• thatmom says:

    I saw that Ken Ham was asked if he would go back to another GHC if asked. his reply gave me pause…says he could not speak at a convention where there would be other speakers who didn’ hold to the authority of Scripture. It makes me wonder exactly what that means to him. Where does he believe there is room to disagree? What is considered to be “orthodox” and what is not? What exactly does Doug Phillips mean when he talks about Rules of engagement?”. I go back to Doug’s manifesto outline….would “orthodox” speakers have to agree with his list? This is where it all is becoming scary to me.

    I also noticed that some AiG supporters are suggesting tha Ham and Phillips do their one seminars together. I wonder where Ham stands on patriocentricity. Anyone know?

  • Linda says:

    Hello Karen,

    I’m so thankful to have found your blog. Several weeks ago I was alerted to the existence of the “patriarchal movement.” I had not heard of it, but a statement recently made by a friend became a bit of an “uh-oh moment” for me. I am a 20-year veteran of homeschooling, and a representative of a large homeschool curriculum company at 10-12 conventions every season. (In fact, I just returned from the GHC in Cincinnati!) Sadly, it would seem that until that moment I had buried my head in the sand regarding patriocentricity. But suddenly, as I began to look into this troubling movement, things I had observed over the years began to fall into place.

    Several days after initially beginning to look into the movement, I found myself reading and commenting on the FB page you mentioned which solicited readers’ thoughts concerning the “for profit” conventions. Someone mentioned the “patriarch movement” and I saw a comment that provided links to your podcasts. I’m so thankful I stumbled upon it before it was removed!! In fact I came back later to look for the link to tell my daughter about it and saw that the comment had been removed. Thankfully I was able to remember it and found you again.

    I’ve been listening to your podcasts on patriocentricity ever since and am so thankful for the “education” they have given me. My 24yo daughter has downloaded them and has been working her way through them as well.

    This post on the Ham/GHC controversy hits the nail right on the head. I fear that it IS the beginning of a battle that could very well divide the movement right down the middle. I know that the lines have been drawn fairly strongly in my own state and situations like this will only serve to strengthen the “sides”. It’s incredibly sad.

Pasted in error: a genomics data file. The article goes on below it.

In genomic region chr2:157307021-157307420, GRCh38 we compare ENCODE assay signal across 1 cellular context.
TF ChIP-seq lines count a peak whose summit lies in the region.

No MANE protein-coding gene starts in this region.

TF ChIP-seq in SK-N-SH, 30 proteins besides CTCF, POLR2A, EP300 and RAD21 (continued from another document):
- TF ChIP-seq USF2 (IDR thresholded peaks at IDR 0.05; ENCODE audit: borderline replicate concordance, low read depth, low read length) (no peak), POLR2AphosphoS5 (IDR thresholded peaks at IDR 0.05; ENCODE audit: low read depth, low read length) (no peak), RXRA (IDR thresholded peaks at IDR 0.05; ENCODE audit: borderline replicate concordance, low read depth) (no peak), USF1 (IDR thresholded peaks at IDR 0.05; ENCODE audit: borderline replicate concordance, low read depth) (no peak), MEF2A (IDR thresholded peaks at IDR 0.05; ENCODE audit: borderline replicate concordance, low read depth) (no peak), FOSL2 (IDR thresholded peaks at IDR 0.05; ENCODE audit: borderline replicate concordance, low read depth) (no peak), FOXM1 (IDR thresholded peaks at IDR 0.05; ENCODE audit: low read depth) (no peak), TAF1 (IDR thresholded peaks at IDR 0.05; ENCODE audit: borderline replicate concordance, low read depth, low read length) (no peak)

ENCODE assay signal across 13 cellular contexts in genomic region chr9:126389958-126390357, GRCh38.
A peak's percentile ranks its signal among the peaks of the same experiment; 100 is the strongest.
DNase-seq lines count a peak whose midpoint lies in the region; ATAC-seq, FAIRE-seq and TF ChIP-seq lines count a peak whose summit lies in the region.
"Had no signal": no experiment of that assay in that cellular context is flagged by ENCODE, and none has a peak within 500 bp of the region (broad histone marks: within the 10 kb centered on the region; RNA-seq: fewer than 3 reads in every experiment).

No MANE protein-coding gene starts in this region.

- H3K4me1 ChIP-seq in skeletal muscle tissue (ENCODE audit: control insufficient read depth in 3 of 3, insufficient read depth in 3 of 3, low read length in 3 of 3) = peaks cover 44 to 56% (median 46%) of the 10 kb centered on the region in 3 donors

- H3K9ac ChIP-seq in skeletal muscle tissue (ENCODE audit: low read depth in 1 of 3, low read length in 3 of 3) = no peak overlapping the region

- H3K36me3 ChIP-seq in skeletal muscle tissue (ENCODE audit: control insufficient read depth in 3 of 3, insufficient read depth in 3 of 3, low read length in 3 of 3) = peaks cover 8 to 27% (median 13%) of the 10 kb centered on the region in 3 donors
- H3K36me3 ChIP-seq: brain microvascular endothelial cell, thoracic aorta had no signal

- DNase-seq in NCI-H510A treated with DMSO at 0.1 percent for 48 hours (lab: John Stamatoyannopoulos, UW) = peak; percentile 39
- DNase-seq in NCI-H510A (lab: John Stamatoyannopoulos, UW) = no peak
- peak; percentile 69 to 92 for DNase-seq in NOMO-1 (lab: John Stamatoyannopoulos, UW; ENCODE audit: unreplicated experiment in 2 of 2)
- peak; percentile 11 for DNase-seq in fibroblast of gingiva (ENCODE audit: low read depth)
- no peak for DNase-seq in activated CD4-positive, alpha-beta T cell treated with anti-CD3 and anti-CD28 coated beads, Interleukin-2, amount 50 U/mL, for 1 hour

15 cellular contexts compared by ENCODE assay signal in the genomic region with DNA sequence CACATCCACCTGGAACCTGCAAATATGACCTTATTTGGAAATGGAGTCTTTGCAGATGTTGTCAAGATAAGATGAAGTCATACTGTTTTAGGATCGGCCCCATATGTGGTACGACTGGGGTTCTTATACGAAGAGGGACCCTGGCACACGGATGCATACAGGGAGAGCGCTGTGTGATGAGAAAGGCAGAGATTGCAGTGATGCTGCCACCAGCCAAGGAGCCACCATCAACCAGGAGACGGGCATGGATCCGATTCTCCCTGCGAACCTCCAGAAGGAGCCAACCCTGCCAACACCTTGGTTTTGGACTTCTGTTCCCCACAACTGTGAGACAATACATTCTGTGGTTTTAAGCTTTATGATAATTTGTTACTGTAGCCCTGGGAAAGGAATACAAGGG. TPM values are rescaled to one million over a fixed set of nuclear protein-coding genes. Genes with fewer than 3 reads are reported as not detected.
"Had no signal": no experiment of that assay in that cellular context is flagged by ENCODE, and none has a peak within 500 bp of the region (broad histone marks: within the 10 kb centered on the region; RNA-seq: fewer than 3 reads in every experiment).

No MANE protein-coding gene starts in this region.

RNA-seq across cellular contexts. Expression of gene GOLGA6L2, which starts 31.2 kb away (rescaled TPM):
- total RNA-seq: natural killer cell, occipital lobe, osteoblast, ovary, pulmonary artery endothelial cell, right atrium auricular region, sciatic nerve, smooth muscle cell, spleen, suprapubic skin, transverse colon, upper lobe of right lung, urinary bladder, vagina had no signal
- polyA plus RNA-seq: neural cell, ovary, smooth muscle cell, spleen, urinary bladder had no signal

Thanks again for your excellent blog. I so appreciate the humility that you display as you provide your view of the situation. Your application of scripture to these matters is so effectively done. I have passed your information on to a number of friends and have tweeted a couple of recent post. I hope to share some of this on my blog as well.

    Thanks again…

    God bless!!
    The Joyful Journey
    The Homeschool Apologist

  • Linda says:

    Nothing significant that I observed or heard about (as a vendor.) Vendors were given a statement by Brennan Dean. There were a few folks (definitely in the minority) wearing “I stand with Ken Ham” buttons. The number of attendees was through the roof. From a vendor’s viewpoint, it was a FANTASTIC convention. Crazy traffic…great sales.

    What Brennan Dean is doing with the “Great Homeschool Conventions” seems to be resonating with a lot of homeschoolers.

  • thatmom says:

    Linda, thank you for your kind and encouraging words! So many people have watched this movement take over their local groups and didn’t have a name for what it is. A few years ago when I started seeing the toll it was taking on moms and daughters and began writing about it, the flood gates opened and I was amazed at how many people had experienced horrific pain from being associated with these teachings. I have so longed for the earlier days of homeschooling when it was about children and families and real learning rather than about fulfilling some man’s scheme or following a manmade paradigm. I am so thankful that the majority of homeschooling families do not follow these teachings and I agree that Brennan’s vision for these conventions is a terrific idea. And I am so happy that the Cincinnati convention was positive for the vendors! You all offer a great service for homeschoolers who want to put their hands on real materials.

    I wanted to add that I am sorry to see how the influence of these groups has taken over in my own state, too, by the way. There is a lot of homeschool politics going on and it grieves me to see so many succumb to it, to the detriment of the sweet, precious families.

  • thatmom says: